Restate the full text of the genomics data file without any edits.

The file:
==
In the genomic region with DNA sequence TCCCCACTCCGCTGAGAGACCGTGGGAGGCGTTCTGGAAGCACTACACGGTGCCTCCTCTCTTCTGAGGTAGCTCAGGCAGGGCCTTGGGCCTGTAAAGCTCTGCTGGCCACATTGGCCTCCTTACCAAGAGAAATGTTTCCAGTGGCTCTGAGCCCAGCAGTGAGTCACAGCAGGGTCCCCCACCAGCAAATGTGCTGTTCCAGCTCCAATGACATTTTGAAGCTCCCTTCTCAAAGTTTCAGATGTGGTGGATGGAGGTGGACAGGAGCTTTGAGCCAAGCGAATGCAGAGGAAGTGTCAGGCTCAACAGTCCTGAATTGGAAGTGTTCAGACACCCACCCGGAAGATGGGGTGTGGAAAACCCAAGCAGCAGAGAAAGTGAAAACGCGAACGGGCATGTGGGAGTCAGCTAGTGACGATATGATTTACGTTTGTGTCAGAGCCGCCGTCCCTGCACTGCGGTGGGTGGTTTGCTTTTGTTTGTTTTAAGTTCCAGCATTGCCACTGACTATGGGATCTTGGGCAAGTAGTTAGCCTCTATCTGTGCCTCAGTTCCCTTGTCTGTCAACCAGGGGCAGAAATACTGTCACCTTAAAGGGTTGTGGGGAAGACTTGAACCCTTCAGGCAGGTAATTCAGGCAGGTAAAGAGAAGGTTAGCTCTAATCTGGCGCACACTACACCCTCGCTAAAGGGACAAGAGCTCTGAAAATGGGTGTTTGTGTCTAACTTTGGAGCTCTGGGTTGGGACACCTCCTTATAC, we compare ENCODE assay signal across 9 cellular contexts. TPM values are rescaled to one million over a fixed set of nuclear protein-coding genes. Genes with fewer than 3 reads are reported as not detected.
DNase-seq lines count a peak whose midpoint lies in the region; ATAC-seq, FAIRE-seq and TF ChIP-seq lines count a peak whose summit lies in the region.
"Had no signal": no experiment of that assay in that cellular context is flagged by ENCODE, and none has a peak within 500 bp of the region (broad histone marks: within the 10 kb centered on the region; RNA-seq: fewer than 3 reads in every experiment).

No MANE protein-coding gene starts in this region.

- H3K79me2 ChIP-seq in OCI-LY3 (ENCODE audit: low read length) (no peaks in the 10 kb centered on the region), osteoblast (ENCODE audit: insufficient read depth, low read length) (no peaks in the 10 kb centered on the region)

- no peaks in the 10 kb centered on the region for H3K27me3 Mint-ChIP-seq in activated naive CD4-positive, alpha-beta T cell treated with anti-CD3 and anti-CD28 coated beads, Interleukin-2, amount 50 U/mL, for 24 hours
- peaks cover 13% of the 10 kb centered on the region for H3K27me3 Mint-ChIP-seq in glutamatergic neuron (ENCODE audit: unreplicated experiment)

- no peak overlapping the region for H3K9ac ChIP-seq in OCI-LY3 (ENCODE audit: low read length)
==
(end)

In the genomic region with DNA sequence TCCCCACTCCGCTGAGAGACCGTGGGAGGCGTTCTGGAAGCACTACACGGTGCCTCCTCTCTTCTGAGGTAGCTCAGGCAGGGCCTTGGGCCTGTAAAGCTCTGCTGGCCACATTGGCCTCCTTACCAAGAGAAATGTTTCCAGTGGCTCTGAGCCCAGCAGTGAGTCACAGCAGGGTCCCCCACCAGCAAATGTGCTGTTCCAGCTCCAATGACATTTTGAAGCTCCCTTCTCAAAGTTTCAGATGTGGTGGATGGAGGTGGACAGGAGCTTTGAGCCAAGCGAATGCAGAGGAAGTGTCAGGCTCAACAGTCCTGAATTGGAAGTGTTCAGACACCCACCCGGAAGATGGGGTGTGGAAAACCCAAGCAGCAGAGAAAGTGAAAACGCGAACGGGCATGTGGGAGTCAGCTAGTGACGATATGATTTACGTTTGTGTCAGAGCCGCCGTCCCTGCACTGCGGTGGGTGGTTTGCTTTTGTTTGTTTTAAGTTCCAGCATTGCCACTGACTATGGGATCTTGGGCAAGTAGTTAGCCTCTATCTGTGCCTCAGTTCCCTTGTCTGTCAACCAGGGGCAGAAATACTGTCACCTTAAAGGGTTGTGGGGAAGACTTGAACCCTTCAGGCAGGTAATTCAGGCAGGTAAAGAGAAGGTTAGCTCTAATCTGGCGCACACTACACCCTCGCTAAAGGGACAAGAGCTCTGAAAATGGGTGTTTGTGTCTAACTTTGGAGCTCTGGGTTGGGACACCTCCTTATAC, we compare ENCODE assay signal across 9 cellular contexts. TPM values are rescaled to one million over a fixed set of nuclear protein-coding genes. Genes with fewer than 3 reads are reported as not detected.
DNase-seq lines count a peak whose midpoint lies in the region; ATAC-seq, FAIRE-seq and TF ChIP-seq lines count a peak whose summit lies in the region.
"Had no signal": no experiment of that assay in that cellular context is flagged by ENCODE, and none has a peak within 500 bp of the region (broad histone marks: within the 10 kb centered on the region; RNA-seq: fewer than 3 reads in every experiment).

No MANE protein-coding gene starts in this region.

- H3K79me2 ChIP-seq in OCI-LY3 (ENCODE audit: low read length) (no peaks in the 10 kb centered on the region), osteoblast (ENCODE audit: insufficient read depth, low read length) (no peaks in the 10 kb centered on the region)

- no peaks in the 10 kb centered on the region for H3K27me3 Mint-ChIP-seq in activated naive CD4-positive, alpha-beta T cell treated with anti-CD3 and anti-CD28 coated beads, Interleukin-2, amount 50 U/mL, for 24 hours
- peaks cover 13% of the 10 kb centered on the region for H3K27me3 Mint-ChIP-seq in glutamatergic neuron (ENCODE audit: unreplicated experiment)

- no peak overlapping the region for H3K9ac ChIP-seq in OCI-LY3 (ENCODE audit: low read length)